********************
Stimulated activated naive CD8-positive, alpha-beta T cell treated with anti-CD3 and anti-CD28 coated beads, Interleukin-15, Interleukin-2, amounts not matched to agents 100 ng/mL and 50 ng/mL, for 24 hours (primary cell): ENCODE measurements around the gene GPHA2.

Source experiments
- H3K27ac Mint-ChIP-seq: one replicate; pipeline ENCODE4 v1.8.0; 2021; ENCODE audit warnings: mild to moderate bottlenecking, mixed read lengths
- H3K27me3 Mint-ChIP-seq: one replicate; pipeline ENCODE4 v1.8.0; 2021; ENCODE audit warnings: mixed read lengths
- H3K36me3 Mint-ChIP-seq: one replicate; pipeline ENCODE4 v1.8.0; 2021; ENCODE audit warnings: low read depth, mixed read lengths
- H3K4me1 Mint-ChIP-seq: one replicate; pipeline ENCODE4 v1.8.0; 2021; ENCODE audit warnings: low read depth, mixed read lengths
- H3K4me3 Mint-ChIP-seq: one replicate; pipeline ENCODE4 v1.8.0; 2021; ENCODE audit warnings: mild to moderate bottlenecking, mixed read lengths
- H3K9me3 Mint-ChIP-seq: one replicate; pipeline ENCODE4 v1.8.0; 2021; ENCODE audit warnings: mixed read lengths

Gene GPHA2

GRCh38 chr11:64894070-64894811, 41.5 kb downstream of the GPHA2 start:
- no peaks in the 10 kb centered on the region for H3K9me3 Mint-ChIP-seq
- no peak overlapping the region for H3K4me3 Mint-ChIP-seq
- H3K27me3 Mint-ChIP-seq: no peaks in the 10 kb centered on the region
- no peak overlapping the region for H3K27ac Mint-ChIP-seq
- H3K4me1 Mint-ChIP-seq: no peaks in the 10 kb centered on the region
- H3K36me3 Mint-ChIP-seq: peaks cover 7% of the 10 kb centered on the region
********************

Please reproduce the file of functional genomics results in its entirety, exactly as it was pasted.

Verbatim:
Stimulated activated naive CD8-positive, alpha-beta T cell treated with anti-CD3 and anti-CD28 coated beads, Interleukin-15, Interleukin-2, amounts not matched to agents 100 ng/mL and 50 ng/mL, for 24 hours (primary cell): ENCODE measurements around the gene GPHA2.

Source experiments
- H3K27ac Mint-ChIP-seq: one replicate; pipeline ENCODE4 v1.8.0; 2021; ENCODE audit warnings: mild to moderate bottlenecking, mixed read lengths
- H3K27me3 Mint-ChIP-seq: one replicate; pipeline ENCODE4 v1.8.0; 2021; ENCODE audit warnings: mixed read lengths
- H3K36me3 Mint-ChIP-seq: one replicate; pipeline ENCODE4 v1.8.0; 2021; ENCODE audit warnings: low read depth, mixed read lengths
- H3K4me1 Mint-ChIP-seq: one replicate; pipeline ENCODE4 v1.8.0; 2021; ENCODE audit warnings: low read depth, mixed read lengths
- H3K4me3 Mint-ChIP-seq: one replicate; pipeline ENCODE4 v1.8.0; 2021; ENCODE audit warnings: mild to moderate bottlenecking, mixed read lengths
- H3K9me3 Mint-ChIP-seq: one replicate; pipeline ENCODE4 v1.8.0; 2021; ENCODE audit warnings: mixed read lengths

Gene GPHA2

GRCh38 chr11:64894070-64894811, 41.5 kb downstream of the GPHA2 start:
- no peaks in the 10 kb centered on the region for H3K9me3 Mint-ChIP-seq
- no peak overlapping the region for H3K4me3 Mint-ChIP-seq
- H3K27me3 Mint-ChIP-seq: no peaks in the 10 kb centered on the region
- no peak overlapping the region for H3K27ac Mint-ChIP-seq
- H3K4me1 Mint-ChIP-seq: no peaks in the 10 kb centered on the region
- H3K36me3 Mint-ChIP-seq: peaks cover 7% of the 10 kb centered on the region